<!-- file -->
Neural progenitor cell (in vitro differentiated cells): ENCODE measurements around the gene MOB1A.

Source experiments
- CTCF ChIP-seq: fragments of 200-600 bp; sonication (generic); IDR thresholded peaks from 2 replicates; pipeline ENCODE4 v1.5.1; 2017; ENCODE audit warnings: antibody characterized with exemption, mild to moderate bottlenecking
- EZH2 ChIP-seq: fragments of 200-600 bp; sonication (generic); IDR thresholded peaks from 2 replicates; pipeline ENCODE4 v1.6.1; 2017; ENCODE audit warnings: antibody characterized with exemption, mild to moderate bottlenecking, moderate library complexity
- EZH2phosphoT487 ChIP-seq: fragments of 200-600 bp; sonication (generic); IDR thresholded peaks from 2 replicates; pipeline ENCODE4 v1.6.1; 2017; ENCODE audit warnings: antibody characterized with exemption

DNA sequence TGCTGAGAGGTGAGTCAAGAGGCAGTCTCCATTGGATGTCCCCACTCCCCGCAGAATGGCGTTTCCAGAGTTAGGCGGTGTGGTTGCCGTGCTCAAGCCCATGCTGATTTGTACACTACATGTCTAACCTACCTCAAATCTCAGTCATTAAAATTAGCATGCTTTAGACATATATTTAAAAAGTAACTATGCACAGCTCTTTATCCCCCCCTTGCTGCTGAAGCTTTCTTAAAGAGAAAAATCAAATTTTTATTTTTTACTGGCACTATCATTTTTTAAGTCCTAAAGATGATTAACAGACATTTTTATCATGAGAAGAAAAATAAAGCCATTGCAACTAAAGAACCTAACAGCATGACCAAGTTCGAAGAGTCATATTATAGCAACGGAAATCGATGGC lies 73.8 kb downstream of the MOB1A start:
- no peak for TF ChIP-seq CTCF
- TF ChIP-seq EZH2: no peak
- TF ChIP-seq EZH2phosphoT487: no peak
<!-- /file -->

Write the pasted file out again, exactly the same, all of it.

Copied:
Neural progenitor cell (in vitro differentiated cells): ENCODE measurements around the gene MOB1A.

Source experiments
- CTCF ChIP-seq: fragments of 200-600 bp; sonication (generic); IDR thresholded peaks from 2 replicates; pipeline ENCODE4 v1.5.1; 2017; ENCODE audit warnings: antibody characterized with exemption, mild to moderate bottlenecking
- EZH2 ChIP-seq: fragments of 200-600 bp; sonication (generic); IDR thresholded peaks from 2 replicates; pipeline ENCODE4 v1.6.1; 2017; ENCODE audit warnings: antibody characterized with exemption, mild to moderate bottlenecking, moderate library complexity
- EZH2phosphoT487 ChIP-seq: fragments of 200-600 bp; sonication (generic); IDR thresholded peaks from 2 replicates; pipeline ENCODE4 v1.6.1; 2017; ENCODE audit warnings: antibody characterized with exemption

DNA sequence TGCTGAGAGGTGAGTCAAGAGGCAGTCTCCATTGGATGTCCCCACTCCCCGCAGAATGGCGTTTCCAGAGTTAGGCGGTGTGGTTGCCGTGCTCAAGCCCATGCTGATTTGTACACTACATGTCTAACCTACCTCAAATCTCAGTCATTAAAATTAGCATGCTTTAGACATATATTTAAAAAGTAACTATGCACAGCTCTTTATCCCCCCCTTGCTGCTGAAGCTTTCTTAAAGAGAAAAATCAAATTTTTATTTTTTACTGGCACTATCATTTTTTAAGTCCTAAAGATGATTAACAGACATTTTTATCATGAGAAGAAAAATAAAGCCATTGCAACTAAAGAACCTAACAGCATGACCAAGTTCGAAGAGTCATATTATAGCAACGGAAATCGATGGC lies 73.8 kb downstream of the MOB1A start:
- no peak for TF ChIP-seq CTCF
- TF ChIP-seq EZH2: no peak
- TF ChIP-seq EZH2phosphoT487: no peak